Trinity + Dame Street Area
From St Stephen’s Green, a quick skip north along Grafton Street leads to College Green. Where Trinity’s inaugural class of 1592 nerds…ahem…students would have gazed across open fields, there’s now a hectic junction bordered by the College’s grand west front and the impressive façade of the Bank of Ireland.
A series of statues gives this area some character: philosopher and politician Edmund Burke and writer Oliver Goldsmith flank either side of the College’s main entrance; politician Henry Grattan is near the Bank; and at the head of Dame Street stands nationalist and poet Thomas Davis, author of popular ballad A Nation Once Again. This explains the quaint local nickname of the fountain over which he watches: ‘Urination Once Again’.
At the bottom of Grafton Street near College Green is a rather hideous bronze of Molly Malone, she of the cockles and mussels (which are faithfully depicted in the statue as well). In keeping with the tradition of droll nicknaming, the busty lady and her trusty wheelbarrow are simply known as ‘The Tart With The Cart’.
Trinity College itself occupies a healthy chunk of prime Dublin city-centre real estate. Visitors can wander freely through its leafy grounds, though by far the most visited part of the college is the Old Library which houses the spectacular Book of Kells - the illuminated masterpiece containing the four gospels of the New Testament, dating back over 1,200 years.
Upstairs is the imposing Long Room, where 200,000 of the oldest tomes out of the library’s three million or so titles are safely shelved in their musty, dusty glory.
Leaving the academic atmosphere of Trinity via the western entrance, you’ll find yourself on Dame Street - one of the city’s busiest streets. Due to its handy central location (so near Grafton Street and Trinity, bordering Temple Bar and only a five-minute walk to O’Connell Street), it’s heaving with humanity and traffic virtually all day.
From here you can access a number of local points of interest, three of which are located together, practically in one spot…
Dublin Castle, continuously occupied since its establishment in 1204 AD, has played a prominent role in Ireland's history. These days, it more prosaically hosts conference and dining facilities, but it’s still possible to take a guided tour of the prestigious State Apartments and Medieval Undercroft. On fine days, the Castle's gardens are a great place to recharge when you're in the midst of a hectic sightseeing schedule.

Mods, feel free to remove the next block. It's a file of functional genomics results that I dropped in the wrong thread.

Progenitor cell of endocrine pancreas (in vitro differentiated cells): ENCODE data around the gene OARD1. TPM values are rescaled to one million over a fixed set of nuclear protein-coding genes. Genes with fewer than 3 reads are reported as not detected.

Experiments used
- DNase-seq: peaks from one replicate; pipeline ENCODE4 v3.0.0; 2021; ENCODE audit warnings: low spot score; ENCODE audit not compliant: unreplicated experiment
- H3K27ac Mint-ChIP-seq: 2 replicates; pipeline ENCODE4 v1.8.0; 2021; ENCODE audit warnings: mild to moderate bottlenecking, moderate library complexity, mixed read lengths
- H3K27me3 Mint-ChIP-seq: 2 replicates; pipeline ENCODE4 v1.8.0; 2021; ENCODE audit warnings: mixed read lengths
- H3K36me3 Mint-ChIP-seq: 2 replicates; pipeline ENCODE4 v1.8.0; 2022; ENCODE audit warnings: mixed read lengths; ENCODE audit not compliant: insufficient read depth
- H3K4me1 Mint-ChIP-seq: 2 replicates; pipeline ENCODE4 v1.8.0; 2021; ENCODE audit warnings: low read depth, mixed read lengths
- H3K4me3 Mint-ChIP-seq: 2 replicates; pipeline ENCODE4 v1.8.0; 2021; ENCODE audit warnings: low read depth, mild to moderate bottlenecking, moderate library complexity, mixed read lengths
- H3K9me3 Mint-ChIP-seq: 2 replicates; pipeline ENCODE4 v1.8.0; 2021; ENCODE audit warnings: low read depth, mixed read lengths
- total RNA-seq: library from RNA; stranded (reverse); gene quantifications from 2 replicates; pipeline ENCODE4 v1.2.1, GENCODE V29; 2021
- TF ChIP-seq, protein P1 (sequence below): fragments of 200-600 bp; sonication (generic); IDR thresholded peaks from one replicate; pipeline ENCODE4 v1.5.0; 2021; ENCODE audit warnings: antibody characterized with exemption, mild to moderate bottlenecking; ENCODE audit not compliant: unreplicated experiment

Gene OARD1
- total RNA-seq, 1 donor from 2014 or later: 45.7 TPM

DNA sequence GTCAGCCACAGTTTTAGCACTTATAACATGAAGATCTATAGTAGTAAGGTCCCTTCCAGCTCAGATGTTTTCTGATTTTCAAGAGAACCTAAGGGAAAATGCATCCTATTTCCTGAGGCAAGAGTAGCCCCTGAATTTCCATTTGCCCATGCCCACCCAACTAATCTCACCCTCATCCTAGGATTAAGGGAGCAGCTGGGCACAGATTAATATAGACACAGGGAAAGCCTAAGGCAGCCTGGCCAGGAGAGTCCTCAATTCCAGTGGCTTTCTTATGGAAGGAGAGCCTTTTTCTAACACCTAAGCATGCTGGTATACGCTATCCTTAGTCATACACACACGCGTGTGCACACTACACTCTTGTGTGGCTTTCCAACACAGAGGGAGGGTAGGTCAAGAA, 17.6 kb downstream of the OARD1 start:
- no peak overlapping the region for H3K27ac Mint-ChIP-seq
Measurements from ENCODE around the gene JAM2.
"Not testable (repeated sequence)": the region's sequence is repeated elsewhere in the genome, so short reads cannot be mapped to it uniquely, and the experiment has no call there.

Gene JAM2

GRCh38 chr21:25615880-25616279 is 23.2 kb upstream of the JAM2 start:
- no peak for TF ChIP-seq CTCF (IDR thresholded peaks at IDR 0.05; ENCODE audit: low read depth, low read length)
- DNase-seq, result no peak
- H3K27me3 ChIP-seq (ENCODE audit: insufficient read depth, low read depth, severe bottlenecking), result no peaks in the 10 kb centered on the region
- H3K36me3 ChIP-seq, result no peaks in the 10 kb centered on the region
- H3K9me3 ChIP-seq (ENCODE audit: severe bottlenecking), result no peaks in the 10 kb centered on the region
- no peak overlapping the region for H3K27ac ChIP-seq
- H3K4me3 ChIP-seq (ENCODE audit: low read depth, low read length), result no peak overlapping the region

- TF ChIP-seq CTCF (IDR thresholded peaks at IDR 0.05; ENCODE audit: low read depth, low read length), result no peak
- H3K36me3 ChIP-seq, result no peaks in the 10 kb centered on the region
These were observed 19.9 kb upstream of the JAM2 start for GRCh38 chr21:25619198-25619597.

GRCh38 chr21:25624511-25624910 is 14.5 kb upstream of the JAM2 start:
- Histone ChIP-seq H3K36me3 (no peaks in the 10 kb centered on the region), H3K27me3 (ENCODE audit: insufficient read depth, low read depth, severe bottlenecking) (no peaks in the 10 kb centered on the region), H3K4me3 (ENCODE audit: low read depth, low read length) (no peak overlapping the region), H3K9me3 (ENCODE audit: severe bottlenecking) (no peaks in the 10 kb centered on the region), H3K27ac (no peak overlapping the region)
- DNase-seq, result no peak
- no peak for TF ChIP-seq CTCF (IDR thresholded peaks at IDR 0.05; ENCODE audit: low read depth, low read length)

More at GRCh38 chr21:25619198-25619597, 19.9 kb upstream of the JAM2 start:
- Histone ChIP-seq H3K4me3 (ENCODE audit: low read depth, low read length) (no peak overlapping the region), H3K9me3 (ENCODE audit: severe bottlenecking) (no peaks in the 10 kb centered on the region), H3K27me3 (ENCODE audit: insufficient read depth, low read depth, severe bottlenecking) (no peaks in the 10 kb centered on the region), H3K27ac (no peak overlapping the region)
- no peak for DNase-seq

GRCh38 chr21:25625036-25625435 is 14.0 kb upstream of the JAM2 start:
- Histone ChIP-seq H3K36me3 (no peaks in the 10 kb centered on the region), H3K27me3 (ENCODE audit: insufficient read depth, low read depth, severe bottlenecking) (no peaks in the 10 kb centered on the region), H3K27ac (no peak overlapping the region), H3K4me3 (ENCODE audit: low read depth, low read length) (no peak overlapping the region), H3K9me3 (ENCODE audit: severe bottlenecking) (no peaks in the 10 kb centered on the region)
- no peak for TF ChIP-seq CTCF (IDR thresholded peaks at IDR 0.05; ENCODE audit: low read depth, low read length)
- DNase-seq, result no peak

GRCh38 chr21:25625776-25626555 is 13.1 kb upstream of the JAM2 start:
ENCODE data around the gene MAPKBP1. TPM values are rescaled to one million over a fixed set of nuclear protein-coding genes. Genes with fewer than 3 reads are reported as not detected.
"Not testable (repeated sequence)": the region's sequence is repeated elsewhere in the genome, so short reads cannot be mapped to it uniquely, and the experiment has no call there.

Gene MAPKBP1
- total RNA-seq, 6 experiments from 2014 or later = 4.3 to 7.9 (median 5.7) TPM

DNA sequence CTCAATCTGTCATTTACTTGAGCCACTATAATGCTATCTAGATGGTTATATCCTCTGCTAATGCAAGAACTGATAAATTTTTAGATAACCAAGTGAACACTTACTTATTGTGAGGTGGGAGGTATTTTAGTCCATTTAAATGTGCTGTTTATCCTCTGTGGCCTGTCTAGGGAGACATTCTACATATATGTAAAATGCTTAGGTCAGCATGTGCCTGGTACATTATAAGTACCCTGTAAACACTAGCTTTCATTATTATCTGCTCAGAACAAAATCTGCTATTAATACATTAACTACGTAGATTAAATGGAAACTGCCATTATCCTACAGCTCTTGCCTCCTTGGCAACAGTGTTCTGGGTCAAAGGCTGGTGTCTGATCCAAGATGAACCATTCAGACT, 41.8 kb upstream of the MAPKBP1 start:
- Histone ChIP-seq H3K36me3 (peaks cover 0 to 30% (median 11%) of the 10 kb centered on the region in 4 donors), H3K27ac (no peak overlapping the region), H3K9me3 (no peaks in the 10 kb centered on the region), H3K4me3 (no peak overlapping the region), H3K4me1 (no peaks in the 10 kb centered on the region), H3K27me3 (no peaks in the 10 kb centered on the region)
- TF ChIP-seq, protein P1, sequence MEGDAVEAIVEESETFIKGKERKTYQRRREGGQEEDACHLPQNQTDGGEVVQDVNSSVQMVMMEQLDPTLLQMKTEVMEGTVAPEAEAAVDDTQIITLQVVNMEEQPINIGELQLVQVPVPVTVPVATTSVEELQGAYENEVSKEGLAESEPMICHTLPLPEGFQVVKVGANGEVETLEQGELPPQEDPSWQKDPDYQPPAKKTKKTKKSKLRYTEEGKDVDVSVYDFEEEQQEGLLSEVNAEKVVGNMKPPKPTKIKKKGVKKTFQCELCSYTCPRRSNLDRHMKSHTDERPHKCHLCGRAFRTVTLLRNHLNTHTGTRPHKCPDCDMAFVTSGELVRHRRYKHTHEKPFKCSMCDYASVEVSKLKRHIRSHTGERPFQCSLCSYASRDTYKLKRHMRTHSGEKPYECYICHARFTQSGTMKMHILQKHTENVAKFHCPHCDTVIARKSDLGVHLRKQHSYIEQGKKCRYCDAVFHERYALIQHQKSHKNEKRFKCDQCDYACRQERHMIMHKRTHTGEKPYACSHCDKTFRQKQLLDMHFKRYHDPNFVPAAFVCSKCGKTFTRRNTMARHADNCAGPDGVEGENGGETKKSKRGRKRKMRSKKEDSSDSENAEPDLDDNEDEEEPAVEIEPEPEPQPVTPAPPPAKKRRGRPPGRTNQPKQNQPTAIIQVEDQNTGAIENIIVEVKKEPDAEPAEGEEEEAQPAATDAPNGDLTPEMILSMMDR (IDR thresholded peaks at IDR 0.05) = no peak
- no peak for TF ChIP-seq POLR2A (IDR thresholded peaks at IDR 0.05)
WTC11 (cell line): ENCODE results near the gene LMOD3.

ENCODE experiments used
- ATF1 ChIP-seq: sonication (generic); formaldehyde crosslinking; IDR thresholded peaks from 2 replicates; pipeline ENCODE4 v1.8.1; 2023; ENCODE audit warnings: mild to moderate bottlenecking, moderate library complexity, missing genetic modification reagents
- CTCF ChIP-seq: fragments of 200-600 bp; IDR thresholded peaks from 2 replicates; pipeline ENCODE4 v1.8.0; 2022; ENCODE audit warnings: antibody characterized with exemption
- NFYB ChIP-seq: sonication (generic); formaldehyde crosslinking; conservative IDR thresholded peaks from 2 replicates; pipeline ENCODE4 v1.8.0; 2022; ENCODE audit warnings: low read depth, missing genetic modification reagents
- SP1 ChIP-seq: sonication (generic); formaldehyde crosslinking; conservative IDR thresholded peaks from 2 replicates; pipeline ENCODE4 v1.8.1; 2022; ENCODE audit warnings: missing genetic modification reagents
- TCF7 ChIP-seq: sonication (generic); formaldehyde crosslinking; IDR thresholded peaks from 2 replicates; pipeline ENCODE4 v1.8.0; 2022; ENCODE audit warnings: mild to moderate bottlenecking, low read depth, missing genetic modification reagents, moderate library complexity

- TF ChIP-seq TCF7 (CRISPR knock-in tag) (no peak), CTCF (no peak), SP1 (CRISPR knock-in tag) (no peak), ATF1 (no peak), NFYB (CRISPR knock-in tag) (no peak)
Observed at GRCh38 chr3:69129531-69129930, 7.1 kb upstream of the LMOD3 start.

Within Dublin Castle’s gardens is the Chester Beatty Library, established in 1950 by Sir Alfred Chester Beatty to house his collections. More info on Sir Alfred can be found in the Glasnevin Cemetery section here. The Library as you find it today opened on February 7, 2000 - the 125th anniversary of Sir Alf’s birth. This art-museum-cum-library’s rich collections include manuscripts, prints, drawings, miniature paintings, rare books and decorative arts from Islamic, East Asian and Western traditions. The museum also offers numerous temporary exhibitions and contains a number of priceless objects.
Right beside (well, in front of) the Castle is City Hall. The vaults of this Georgian beauty now host the multi-media exhibition Dublin’s City Hall: The Story of the Capital. This traces Dublin’s development from before the Anglo-Normans invaded in 1170 to the present day. The exhibition entrance is located on the left-hand side of the building (as you face the columned front).
Photos, from top to bottom: College Green (from Trinity); Trinity College; Dame Street Sign; Dublin Castle; Chester Beatty Library; City Hall